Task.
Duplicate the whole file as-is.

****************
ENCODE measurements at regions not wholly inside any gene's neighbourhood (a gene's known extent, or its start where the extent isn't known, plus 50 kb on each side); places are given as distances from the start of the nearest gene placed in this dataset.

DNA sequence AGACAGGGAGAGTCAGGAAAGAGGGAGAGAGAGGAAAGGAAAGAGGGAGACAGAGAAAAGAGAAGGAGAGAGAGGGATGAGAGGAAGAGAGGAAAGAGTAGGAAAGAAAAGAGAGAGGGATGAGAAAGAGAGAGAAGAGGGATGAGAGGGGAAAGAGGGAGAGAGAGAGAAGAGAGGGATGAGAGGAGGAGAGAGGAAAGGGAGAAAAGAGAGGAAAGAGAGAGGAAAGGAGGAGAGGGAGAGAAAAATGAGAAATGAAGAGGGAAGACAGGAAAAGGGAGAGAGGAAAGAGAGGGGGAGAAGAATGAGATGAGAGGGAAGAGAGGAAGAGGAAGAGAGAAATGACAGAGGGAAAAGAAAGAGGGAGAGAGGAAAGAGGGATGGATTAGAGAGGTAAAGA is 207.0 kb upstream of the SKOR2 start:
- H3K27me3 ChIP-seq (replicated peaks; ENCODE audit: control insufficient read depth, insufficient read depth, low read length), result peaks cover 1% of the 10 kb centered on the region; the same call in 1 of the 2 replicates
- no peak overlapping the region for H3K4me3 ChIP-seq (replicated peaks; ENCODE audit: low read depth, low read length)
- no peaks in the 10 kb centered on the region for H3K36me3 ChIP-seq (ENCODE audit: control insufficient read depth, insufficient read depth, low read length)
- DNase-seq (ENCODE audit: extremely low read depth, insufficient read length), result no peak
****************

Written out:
ENCODE measurements at regions not wholly inside any gene's neighbourhood (a gene's known extent, or its start where the extent isn't known, plus 50 kb on each side); places are given as distances from the start of the nearest gene placed in this dataset.

DNA sequence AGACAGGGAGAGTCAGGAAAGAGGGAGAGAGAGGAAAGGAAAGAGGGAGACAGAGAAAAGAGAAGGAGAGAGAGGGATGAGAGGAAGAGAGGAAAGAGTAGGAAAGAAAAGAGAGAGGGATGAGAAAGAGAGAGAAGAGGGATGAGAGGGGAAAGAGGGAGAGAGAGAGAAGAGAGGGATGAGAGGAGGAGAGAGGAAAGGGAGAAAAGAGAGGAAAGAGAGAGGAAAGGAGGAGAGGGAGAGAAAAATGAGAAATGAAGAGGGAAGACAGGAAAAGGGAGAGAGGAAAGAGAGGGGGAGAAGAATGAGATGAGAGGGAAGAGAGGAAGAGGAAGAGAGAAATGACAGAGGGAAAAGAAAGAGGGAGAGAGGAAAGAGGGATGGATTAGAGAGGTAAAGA is 207.0 kb upstream of the SKOR2 start:
- H3K27me3 ChIP-seq (replicated peaks; ENCODE audit: control insufficient read depth, insufficient read depth, low read length), result peaks cover 1% of the 10 kb centered on the region; the same call in 1 of the 2 replicates
- no peak overlapping the region for H3K4me3 ChIP-seq (replicated peaks; ENCODE audit: low read depth, low read length)
- no peaks in the 10 kb centered on the region for H3K36me3 ChIP-seq (ENCODE audit: control insufficient read depth, insufficient read depth, low read length)
- DNase-seq (ENCODE audit: extremely low read depth, insufficient read length), result no peak